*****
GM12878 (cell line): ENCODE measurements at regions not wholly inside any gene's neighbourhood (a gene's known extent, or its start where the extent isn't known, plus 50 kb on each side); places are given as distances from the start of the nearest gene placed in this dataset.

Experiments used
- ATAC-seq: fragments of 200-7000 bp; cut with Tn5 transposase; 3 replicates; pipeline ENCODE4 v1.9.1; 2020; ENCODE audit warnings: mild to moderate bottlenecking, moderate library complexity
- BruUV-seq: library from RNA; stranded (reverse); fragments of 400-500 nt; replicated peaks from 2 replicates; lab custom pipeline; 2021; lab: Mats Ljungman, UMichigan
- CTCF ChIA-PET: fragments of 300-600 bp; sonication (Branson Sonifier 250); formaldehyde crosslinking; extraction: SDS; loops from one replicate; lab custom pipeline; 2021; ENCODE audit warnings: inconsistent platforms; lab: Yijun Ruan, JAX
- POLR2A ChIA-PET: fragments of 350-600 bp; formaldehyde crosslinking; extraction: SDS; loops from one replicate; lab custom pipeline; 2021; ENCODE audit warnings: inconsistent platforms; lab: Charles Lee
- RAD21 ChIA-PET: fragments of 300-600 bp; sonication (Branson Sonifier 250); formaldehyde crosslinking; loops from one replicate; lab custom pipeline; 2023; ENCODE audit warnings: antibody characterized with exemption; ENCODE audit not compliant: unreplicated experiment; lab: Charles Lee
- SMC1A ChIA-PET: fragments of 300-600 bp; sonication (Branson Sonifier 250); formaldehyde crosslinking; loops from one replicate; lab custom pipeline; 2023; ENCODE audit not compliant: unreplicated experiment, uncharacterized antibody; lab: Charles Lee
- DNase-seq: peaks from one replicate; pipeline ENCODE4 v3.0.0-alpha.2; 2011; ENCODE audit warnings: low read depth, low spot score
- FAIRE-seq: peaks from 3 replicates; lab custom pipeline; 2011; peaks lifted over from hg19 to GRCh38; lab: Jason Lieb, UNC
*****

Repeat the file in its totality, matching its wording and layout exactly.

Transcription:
GM12878 (cell line): ENCODE measurements at regions not wholly inside any gene's neighbourhood (a gene's known extent, or its start where the extent isn't known, plus 50 kb on each side); places are given as distances from the start of the nearest gene placed in this dataset.

Experiments used
- ATAC-seq: fragments of 200-7000 bp; cut with Tn5 transposase; 3 replicates; pipeline ENCODE4 v1.9.1; 2020; ENCODE audit warnings: mild to moderate bottlenecking, moderate library complexity
- BruUV-seq: library from RNA; stranded (reverse); fragments of 400-500 nt; replicated peaks from 2 replicates; lab custom pipeline; 2021; lab: Mats Ljungman, UMichigan
- CTCF ChIA-PET: fragments of 300-600 bp; sonication (Branson Sonifier 250); formaldehyde crosslinking; extraction: SDS; loops from one replicate; lab custom pipeline; 2021; ENCODE audit warnings: inconsistent platforms; lab: Yijun Ruan, JAX
- POLR2A ChIA-PET: fragments of 350-600 bp; formaldehyde crosslinking; extraction: SDS; loops from one replicate; lab custom pipeline; 2021; ENCODE audit warnings: inconsistent platforms; lab: Charles Lee
- RAD21 ChIA-PET: fragments of 300-600 bp; sonication (Branson Sonifier 250); formaldehyde crosslinking; loops from one replicate; lab custom pipeline; 2023; ENCODE audit warnings: antibody characterized with exemption; ENCODE audit not compliant: unreplicated experiment; lab: Charles Lee
- SMC1A ChIA-PET: fragments of 300-600 bp; sonication (Branson Sonifier 250); formaldehyde crosslinking; loops from one replicate; lab custom pipeline; 2023; ENCODE audit not compliant: unreplicated experiment, uncharacterized antibody; lab: Charles Lee
- DNase-seq: peaks from one replicate; pipeline ENCODE4 v3.0.0-alpha.2; 2011; ENCODE audit warnings: low read depth, low spot score
- FAIRE-seq: peaks from 3 replicates; lab custom pipeline; 2011; peaks lifted over from hg19 to GRCh38; lab: Jason Lieb, UNC